We grow for the Market because that’s what works for us. Not because we think we’re right and everyone else is wrong. And, we certainly do not think anyone else should do things the way we do. We may have a small (okay, minute) operation. But, we’ve produced delicious food for ourselves and others for years. (and made enough cash to pay the bills) We are indeed REAL farmers. Yep, once had a lady tell me that she figured I was as close to a “real” farmer as she was ever gonna get. Still haven’t quite figured that one out. I’m pretty much as real as you get… (definitely no air-quotes)

That being said, the Farmers’ Market is an amazing place. You can find all sorts of food products, meat, eggs, hand-crafted items and more. Live music adds a vibrancy to an already interesting and eclectic experience.

Over the course of our 20+-year tenure, we’ve met folks from around the world. We’ve been exposed to thoughts and ideas that we would have never known otherwise. We’ve found ourselves challenged to learn and adapt in order to keep our business viable in an ever-changing world. Our children learned valuable lessons that they took into adulthood. We may never have met some of our friends if it weren’t for the farmers’ market. Dealing with the concerns of the public has made us far more empathetic (and only occasionally frustrated) that we would have been if we were just to stay here on the hill. We’ve learned a lot about ourselves and our world and we’ve honed our message and found a voice for our concerns.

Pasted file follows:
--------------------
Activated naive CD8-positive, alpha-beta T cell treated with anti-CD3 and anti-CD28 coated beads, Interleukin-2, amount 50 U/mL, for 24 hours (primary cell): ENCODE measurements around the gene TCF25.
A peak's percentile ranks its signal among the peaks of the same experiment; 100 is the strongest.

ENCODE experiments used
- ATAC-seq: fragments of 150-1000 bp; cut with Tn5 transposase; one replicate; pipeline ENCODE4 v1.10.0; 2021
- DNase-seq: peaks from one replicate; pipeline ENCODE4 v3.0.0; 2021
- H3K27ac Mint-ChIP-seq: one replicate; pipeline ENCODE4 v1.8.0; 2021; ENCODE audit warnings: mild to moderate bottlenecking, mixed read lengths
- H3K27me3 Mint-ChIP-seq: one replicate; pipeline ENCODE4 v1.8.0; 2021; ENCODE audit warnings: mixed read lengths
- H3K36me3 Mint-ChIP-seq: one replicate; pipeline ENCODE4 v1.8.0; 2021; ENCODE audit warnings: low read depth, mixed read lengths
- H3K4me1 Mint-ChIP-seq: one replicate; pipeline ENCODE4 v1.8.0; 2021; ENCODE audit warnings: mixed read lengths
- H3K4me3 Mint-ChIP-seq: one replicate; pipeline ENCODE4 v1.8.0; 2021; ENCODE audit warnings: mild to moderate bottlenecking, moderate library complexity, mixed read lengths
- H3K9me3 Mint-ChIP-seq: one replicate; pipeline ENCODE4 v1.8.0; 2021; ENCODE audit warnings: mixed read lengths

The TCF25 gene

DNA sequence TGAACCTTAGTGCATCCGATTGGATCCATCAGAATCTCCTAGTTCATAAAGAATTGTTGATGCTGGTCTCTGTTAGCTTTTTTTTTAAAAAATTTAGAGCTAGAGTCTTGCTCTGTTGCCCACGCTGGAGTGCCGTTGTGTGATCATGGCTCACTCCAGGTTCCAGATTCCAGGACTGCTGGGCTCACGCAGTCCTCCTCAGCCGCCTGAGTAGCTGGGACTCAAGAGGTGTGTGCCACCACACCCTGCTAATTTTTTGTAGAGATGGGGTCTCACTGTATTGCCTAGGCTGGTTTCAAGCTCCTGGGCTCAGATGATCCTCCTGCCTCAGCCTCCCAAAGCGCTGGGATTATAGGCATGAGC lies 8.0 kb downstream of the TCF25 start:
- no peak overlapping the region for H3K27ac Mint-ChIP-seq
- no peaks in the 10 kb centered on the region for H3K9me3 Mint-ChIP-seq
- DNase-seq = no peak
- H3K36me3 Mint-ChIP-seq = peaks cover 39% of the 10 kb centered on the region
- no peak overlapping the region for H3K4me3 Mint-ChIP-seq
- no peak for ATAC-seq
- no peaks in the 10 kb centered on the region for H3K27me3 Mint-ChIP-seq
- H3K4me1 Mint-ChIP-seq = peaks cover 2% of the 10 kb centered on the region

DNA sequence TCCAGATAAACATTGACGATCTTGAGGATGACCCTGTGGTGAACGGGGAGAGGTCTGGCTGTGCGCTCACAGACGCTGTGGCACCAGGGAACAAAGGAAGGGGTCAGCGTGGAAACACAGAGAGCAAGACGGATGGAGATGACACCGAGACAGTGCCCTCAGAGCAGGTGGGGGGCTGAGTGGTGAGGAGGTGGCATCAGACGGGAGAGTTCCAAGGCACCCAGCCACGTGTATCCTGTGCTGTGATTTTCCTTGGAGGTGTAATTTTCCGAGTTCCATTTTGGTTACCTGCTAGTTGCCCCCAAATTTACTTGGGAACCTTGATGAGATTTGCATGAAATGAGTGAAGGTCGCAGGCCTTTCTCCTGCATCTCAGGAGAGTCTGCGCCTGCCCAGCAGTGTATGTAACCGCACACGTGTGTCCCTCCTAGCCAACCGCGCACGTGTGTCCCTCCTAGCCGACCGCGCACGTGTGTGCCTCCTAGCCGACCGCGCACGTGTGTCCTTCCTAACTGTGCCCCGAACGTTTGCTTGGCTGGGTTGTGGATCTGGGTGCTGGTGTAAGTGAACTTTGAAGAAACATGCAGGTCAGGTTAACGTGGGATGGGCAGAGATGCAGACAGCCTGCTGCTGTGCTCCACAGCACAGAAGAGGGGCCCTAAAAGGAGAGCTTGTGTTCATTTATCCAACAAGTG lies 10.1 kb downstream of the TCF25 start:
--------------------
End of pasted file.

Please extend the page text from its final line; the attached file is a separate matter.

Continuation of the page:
Our journey as farmers’ market vendors is unique, as I suppose each and every vendor’s is. There are those who set out to be the biggest and the best, and those who seek to fill a special niche, some are looking to use the Market as a stepping stone on the way to something bigger, a few do this as a hobby and still others would be hard pressed to pin-point why they have decided the Market is their venue. The stories are varied, the experiences myriad and the differing world visions both interesting and enlightening. That’s just part of what makes the Farmers’ Market so interesting.

A trip to the Market is far more than going to buy produce. It’s a visit with friends, support for folks you know and admire, and you’re almost guaranteed to learn something. And, I, for one, am privileged to be part of such a vibrant and interesting occupation.

Happy Farmers’ Market Week, y’all!

 See you at the Market!


  1. This was a pleasure and a delight to read - and I say that from someone who was (until he died a year ago) what you choose to call a real farmer. There are huge farms, big farms, small farms (that is what we were at 100 acres) and what we call Market Gardens here. Everyone of them has a part to play and i for one would choose market produce over and above all else. So well done to you and The Boss Barbara. I enjoy your blog hugely and I wish I could come and buy your produce. Keep it up.

    1. Thank you for all your encouragement, Pat!
      I wish you could come and buy our produce, too. We would have a great time visiting, I am sure.

  2. I also found this a pleasure and delight to read.

    1. Thanks SO much for reading, Vera!
      I hope all is well in your part of the world.